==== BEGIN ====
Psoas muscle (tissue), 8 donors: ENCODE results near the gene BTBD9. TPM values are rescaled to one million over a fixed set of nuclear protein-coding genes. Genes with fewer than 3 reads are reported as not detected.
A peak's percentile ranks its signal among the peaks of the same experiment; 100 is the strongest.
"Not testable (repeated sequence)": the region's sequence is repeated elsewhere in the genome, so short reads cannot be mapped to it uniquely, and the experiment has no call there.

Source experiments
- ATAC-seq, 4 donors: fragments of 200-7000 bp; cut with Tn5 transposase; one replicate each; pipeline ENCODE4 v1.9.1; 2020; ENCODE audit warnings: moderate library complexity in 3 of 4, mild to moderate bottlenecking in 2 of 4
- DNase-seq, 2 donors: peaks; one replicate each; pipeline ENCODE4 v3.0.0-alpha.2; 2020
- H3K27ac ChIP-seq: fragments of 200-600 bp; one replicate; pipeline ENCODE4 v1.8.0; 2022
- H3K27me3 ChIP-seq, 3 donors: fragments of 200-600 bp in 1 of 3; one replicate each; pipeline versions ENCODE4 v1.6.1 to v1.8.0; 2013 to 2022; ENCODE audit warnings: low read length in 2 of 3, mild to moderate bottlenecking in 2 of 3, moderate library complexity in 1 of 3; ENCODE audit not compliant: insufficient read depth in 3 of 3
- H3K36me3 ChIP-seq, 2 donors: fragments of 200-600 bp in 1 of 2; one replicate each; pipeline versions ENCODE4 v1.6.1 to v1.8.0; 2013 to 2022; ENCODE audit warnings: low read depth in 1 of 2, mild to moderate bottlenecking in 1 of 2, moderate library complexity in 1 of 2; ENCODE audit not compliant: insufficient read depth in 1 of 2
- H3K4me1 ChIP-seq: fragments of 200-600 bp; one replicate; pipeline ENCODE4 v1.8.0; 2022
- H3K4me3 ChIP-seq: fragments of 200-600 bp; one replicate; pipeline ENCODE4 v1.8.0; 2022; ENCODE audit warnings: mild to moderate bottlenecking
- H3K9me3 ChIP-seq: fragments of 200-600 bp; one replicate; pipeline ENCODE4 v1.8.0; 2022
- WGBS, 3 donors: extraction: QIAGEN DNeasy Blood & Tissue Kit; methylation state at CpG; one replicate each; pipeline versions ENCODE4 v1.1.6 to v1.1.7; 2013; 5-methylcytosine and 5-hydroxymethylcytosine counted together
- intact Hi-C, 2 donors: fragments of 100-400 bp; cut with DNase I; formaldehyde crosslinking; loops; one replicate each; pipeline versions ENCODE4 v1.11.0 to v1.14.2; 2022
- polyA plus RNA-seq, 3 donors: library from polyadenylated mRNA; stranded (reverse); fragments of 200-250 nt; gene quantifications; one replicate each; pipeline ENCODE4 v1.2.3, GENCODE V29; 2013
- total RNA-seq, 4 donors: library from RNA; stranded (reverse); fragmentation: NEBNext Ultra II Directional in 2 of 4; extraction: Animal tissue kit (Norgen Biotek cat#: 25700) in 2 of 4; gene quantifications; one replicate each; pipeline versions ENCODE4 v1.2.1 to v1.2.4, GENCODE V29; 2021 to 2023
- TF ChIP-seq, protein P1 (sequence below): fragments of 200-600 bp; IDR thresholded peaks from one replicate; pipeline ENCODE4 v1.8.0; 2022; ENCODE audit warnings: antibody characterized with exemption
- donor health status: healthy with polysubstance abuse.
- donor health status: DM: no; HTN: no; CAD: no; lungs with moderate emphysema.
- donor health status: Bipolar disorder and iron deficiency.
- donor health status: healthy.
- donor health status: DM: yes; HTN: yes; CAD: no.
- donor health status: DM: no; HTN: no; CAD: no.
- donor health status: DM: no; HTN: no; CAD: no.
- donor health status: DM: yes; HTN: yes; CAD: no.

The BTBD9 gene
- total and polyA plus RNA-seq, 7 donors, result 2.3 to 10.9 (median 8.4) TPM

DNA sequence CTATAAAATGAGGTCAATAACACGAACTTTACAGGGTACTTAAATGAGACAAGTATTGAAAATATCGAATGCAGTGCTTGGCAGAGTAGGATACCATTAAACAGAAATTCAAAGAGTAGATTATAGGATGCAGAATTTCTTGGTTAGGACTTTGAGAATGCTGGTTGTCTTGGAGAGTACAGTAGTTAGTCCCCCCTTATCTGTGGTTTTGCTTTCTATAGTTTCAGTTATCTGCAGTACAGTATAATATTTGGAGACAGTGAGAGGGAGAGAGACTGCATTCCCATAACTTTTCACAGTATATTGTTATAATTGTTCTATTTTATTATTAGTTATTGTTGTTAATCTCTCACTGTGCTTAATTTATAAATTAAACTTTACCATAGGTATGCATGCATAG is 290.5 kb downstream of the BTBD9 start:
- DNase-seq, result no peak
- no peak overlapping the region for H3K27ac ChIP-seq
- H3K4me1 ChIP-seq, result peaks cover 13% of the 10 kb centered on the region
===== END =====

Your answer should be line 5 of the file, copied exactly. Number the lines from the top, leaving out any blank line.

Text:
- ATAC-seq, 4 donors: fragments of 200-7000 bp; cut with Tn5 transposase; one replicate each; pipeline ENCODE4 v1.9.1; 2020; ENCODE audit warnings: moderate library complexity in 3 of 4, mild to moderate bottlenecking in 2 of 4